We all post pictures of our children online. I’m guilty of it, though is “guilty” the right word? Guilty implies that you’ve done something wrong. And though I don’t think it’s wrong to share a photo of my child on Instagram with my followers on my account that’s not private (knowing full well that anyone can do whatever they want with that photo because the internet is an ugly place) I do think boundaries are important.
This is an article I wrote for the New York Times about children who are Instagram sensations. This isn’t just how their mothers describe them. They are legit famous. These children have over 100k followers on Instagram. It’s no joke. And their mothers, who run their accounts, have become new social media stage moms.
The goal here for the parents is to make their children famous. To make a career out of it. One mother told me that her daughter is “a brand.” Another parent told me “It’s like [my daughter] had her own little paparazzi.” The parents are also making money through these popular Instagram accounts by working on ad campaigns with clothing designers. Their children dress up in a brand’s clothing and mom posts the picture on Instagram; in return the parent receives money or gets to keep the clothes for free.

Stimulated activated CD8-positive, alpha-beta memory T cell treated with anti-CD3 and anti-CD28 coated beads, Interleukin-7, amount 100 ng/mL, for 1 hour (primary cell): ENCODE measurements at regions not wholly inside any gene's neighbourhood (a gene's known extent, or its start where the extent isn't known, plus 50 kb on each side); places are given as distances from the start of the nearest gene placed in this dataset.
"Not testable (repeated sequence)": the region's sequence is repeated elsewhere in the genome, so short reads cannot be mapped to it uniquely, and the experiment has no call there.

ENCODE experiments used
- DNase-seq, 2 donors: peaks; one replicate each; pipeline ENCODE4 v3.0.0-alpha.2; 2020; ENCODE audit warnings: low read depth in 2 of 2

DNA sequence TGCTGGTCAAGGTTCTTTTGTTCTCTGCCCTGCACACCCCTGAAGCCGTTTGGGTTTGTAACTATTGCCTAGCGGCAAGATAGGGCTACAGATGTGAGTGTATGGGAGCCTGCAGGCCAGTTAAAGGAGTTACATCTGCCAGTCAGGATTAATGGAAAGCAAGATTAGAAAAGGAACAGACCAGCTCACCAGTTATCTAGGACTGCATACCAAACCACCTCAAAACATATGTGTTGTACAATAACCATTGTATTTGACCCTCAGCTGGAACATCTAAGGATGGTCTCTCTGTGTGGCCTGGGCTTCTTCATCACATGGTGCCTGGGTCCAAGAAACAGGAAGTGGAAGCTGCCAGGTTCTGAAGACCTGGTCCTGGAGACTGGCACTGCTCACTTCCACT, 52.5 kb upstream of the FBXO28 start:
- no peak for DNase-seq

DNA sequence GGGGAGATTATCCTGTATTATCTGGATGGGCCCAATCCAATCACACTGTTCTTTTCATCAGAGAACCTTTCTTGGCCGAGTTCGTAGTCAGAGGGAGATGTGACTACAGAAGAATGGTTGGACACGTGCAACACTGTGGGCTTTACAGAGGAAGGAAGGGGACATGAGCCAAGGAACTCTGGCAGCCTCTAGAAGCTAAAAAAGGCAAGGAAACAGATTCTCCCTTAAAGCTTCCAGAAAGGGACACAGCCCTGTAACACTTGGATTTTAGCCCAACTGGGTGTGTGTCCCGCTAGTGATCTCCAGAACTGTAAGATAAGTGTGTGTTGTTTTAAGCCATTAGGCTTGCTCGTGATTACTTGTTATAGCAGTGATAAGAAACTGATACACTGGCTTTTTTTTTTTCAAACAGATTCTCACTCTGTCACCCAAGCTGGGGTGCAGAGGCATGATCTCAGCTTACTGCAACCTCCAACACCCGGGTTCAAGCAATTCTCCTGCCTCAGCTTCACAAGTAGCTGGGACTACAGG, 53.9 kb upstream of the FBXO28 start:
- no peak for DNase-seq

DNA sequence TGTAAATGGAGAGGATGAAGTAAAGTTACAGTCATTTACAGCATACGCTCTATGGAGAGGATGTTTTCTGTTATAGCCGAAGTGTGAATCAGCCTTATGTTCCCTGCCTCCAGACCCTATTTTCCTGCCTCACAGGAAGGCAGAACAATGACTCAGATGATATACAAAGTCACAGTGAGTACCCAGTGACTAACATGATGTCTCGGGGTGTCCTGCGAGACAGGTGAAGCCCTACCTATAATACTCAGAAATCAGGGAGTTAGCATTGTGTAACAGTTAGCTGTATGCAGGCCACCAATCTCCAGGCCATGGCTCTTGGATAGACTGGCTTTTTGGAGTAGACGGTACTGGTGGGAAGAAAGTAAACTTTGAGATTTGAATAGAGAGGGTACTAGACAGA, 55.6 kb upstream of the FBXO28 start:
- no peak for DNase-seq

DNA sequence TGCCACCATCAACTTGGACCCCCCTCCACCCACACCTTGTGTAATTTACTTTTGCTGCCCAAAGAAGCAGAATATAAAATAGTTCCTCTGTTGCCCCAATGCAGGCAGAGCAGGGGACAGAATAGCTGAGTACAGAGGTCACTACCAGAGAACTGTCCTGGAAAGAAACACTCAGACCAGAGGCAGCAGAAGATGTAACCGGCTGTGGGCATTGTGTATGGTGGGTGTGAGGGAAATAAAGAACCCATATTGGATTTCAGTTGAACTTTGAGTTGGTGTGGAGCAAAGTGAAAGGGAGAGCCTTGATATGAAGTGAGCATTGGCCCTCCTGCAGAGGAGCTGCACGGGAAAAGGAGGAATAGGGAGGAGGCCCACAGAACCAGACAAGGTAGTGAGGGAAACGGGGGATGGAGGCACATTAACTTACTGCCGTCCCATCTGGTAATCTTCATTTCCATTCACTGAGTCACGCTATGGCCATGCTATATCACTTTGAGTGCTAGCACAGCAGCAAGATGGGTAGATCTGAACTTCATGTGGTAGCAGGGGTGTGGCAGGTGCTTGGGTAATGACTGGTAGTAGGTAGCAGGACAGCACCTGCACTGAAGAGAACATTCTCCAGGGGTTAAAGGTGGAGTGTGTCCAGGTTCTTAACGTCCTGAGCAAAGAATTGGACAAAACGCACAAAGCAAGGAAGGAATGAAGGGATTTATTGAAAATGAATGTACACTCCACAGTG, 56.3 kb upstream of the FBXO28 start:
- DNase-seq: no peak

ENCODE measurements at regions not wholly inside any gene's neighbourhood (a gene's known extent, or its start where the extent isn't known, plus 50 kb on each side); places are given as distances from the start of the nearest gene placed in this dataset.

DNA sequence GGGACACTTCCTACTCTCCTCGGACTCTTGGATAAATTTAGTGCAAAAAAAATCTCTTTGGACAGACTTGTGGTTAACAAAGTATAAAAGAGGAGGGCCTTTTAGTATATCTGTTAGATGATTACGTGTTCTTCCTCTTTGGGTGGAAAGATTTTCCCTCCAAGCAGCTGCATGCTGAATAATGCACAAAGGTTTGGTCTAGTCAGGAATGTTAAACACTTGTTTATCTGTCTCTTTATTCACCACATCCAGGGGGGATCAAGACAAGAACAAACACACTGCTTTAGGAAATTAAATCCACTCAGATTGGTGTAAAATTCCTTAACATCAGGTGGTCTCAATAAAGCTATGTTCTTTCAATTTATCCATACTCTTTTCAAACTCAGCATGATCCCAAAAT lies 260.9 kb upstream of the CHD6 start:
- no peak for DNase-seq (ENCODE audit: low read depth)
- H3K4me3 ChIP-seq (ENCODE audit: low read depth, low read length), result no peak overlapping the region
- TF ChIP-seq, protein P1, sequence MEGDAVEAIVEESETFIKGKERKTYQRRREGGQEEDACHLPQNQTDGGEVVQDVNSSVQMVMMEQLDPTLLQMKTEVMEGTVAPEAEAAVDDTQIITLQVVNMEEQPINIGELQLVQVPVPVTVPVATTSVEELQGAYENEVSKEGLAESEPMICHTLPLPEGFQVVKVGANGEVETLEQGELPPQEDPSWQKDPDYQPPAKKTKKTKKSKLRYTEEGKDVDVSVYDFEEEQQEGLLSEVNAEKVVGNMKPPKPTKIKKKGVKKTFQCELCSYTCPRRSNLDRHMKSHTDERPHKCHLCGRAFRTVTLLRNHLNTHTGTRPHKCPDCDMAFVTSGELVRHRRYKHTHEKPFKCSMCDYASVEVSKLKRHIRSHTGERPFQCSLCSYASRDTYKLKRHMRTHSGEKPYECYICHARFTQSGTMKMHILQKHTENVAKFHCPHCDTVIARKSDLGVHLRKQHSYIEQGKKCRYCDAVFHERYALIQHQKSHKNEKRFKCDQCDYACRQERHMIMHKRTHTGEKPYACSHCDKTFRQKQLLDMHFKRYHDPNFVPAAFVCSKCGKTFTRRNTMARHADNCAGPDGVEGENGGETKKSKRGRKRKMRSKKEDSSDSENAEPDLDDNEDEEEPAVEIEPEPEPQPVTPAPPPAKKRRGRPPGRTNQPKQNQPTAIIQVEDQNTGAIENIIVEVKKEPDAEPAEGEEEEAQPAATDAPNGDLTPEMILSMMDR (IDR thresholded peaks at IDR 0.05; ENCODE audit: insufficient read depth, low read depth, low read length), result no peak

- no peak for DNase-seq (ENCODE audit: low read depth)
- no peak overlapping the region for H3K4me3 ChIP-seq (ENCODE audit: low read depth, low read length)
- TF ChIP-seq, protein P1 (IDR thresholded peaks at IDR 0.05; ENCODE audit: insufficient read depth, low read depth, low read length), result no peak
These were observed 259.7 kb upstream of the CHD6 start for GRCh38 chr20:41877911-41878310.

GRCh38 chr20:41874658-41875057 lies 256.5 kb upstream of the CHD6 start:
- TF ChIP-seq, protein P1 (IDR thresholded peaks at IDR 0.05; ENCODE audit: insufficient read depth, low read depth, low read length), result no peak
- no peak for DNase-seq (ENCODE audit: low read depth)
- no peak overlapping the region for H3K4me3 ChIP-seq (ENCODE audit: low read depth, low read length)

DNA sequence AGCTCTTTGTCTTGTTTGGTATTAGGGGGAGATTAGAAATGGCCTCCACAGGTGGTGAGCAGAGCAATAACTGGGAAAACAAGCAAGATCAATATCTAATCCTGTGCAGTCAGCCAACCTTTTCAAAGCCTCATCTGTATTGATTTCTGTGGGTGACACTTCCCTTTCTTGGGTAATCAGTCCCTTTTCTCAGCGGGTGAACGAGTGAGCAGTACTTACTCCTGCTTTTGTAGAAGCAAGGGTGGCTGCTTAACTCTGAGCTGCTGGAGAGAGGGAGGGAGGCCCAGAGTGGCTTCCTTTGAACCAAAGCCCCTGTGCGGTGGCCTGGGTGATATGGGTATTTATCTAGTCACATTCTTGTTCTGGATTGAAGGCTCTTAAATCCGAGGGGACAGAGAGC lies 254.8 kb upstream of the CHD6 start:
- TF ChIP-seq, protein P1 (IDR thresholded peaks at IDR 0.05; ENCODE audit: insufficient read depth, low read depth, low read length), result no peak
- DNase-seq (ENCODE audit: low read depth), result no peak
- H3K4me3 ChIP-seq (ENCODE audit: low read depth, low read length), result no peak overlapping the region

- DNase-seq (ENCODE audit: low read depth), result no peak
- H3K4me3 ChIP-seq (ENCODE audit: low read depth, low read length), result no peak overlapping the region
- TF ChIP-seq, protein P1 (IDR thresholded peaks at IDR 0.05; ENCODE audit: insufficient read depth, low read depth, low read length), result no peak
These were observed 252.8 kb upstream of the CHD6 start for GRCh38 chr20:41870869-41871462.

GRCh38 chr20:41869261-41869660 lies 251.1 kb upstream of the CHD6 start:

Child stardom is nothing new, but as a number of experts told me for this article, parents are taking big risks in creating these Instagram feeds for their children because there could be potential risks.
Patricia Greenfield, a psychology professor at the University of California at Los Angeles, told me: “It really boils down to someone’s values and whether or not you want your child to grow up thinking of himself or herself in terms of how famous he or she is, versus having more pro-social values.”
At the end of the day, each parent will decide what’s best for their child. That’s how parenting works. Even on Instagram.